The Law School Dean of Students will conduct an inquiry into the facts. The inquiry may include interviews with cognizant other people. Based on the inquiry and in consultation with Campus Life and Student Services, the Law School Dean of Students has the discretion and authority to dismiss the complaint, resolve the complaint informally with the parties, or refer the complaint to the Academic Dean with a recommendation to convene a Law School Disciplinary Committee for the individual group member, more than one group member (including the leaders), and/or for the whole group.

The Law School Disciplinary Committee convened to examine allegation(s) of misconduct involving multiple students should follow, as much as reasonably possible, the procedures outlined for a hearing when an individual student is brought forward. Confidentiality of the individuals (including keeping them from knowing that others also are accused of misconduct and prohibiting them from colluding in responding to the allegations) should be given high priority.

If in the disciplinary process it becomes clear that hearing the students together would help to reach a complete and fair understanding of the facts, the accused students may be informed that other students are involved in the same alleged misconduct. The Law School Dean of Students will ask each student if he or she will agree to appear before the committee in the presence of the other student(s). If all of the accused students agree, they will be informed of the identity of the other students and asked to appear before the Law School Disciplinary Committee each to speak for himself or herself in the presence of the other accused students.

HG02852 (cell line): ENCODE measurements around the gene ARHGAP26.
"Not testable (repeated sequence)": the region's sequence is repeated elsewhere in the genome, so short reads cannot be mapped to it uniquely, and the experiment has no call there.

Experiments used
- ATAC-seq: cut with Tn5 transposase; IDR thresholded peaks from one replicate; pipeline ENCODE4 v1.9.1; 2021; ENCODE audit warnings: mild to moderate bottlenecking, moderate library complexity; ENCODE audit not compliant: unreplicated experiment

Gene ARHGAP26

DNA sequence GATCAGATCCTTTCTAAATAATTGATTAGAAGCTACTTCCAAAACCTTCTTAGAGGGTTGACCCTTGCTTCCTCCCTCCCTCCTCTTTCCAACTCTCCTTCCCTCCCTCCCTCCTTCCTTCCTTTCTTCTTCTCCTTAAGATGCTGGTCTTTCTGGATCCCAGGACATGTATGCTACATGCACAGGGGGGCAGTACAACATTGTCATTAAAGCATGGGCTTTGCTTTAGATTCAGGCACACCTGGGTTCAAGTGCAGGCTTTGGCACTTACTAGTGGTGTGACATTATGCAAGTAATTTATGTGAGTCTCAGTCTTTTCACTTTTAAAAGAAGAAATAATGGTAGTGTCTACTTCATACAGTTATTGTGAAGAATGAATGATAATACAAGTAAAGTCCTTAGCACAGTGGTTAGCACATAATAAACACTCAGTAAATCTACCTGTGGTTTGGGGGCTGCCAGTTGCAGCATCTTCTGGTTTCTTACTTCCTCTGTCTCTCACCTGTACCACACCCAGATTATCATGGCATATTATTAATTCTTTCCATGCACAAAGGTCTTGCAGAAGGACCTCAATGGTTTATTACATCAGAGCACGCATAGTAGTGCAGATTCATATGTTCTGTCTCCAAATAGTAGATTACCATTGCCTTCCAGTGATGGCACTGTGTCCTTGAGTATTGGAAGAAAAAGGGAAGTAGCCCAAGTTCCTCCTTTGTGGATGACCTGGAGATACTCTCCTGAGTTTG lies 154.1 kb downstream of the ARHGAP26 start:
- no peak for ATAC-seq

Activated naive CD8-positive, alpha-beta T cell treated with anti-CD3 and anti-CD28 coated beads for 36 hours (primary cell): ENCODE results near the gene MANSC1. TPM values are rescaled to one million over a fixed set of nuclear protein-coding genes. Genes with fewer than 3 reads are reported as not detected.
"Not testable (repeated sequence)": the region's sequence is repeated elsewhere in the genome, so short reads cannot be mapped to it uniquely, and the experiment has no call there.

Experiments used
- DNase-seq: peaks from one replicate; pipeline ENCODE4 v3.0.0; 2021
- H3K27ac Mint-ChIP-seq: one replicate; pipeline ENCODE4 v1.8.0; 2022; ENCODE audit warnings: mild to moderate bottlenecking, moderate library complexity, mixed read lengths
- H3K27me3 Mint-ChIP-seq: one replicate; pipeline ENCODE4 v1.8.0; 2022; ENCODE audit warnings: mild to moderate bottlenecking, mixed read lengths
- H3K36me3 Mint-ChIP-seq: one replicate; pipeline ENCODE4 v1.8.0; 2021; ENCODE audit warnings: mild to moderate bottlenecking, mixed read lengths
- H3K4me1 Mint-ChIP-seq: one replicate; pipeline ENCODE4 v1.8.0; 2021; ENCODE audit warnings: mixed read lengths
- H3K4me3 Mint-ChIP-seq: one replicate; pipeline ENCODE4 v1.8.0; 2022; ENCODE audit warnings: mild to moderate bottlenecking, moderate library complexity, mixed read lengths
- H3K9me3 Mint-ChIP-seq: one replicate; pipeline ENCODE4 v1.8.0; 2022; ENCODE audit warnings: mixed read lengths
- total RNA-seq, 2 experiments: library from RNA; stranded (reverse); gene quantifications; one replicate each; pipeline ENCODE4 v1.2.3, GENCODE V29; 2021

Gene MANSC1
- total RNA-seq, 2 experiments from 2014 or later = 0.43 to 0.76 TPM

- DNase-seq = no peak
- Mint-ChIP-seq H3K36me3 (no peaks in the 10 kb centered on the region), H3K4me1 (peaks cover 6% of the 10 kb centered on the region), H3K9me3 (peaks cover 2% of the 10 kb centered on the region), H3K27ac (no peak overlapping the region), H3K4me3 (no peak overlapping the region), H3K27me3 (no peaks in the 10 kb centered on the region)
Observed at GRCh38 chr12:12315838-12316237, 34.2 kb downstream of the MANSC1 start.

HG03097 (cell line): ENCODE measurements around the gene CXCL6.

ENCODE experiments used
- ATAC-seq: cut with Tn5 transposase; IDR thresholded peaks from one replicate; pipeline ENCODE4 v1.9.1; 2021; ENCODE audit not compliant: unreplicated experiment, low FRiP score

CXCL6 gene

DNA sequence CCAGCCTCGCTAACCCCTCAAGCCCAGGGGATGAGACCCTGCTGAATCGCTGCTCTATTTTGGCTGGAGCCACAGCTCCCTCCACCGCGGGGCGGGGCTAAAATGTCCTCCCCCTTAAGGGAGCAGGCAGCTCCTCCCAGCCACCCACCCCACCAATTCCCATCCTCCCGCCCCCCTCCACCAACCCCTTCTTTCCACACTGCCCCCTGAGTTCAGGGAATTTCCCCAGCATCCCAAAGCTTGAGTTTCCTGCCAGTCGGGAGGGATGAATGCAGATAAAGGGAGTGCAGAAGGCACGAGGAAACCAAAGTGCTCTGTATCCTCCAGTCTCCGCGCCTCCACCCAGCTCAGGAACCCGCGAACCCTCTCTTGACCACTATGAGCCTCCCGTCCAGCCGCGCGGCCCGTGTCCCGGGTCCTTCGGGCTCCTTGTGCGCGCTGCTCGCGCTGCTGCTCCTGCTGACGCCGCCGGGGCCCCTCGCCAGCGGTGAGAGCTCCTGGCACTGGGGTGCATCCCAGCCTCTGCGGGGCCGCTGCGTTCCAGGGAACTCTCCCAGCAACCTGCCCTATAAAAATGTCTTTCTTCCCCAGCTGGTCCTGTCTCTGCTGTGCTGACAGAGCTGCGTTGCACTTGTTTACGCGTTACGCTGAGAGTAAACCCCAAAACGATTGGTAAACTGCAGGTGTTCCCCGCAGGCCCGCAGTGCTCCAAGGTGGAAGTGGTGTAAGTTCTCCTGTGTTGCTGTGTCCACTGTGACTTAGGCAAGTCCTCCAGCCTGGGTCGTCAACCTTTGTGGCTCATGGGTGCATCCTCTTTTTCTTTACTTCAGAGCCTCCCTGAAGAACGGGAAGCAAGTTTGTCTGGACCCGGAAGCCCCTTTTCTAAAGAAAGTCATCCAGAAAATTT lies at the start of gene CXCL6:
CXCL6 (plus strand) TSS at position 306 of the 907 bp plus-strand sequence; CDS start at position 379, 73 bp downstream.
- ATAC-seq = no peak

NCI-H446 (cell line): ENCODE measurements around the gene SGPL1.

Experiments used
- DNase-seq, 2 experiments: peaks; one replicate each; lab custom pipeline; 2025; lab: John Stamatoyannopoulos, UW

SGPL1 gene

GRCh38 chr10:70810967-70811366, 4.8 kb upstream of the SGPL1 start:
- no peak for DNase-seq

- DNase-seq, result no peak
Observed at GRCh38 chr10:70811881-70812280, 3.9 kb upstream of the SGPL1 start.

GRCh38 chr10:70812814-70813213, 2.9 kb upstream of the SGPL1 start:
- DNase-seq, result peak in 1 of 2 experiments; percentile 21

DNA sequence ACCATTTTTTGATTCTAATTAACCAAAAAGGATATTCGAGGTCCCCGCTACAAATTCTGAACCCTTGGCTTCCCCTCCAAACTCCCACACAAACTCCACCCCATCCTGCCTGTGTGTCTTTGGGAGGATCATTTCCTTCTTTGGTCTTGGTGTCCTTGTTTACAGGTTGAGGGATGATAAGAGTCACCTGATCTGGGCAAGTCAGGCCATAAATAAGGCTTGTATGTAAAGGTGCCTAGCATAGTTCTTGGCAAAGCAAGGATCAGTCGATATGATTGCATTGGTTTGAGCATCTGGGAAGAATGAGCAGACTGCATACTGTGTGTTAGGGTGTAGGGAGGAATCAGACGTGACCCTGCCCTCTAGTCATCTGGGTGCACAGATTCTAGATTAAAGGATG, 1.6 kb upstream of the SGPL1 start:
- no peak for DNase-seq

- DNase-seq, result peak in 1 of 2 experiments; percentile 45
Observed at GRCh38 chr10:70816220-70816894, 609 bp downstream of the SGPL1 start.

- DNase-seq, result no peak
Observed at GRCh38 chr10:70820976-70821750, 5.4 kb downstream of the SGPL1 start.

If an accused student declines the opportunity to appear before the Law School Disciplinary Committee in the presence of other accused students, the Law School Disciplinary Committee will hear such a student separately. The committee will meet as a group with those students who have agreed to be heard in the presence of the other students.

When students are heard in the presence of each other, they are obligated to maintain confidentiality of the proceeding and must not communicate about the proceeding with others or each other outside of the committee hearing.

Sanctions for Misconduct of Individual Students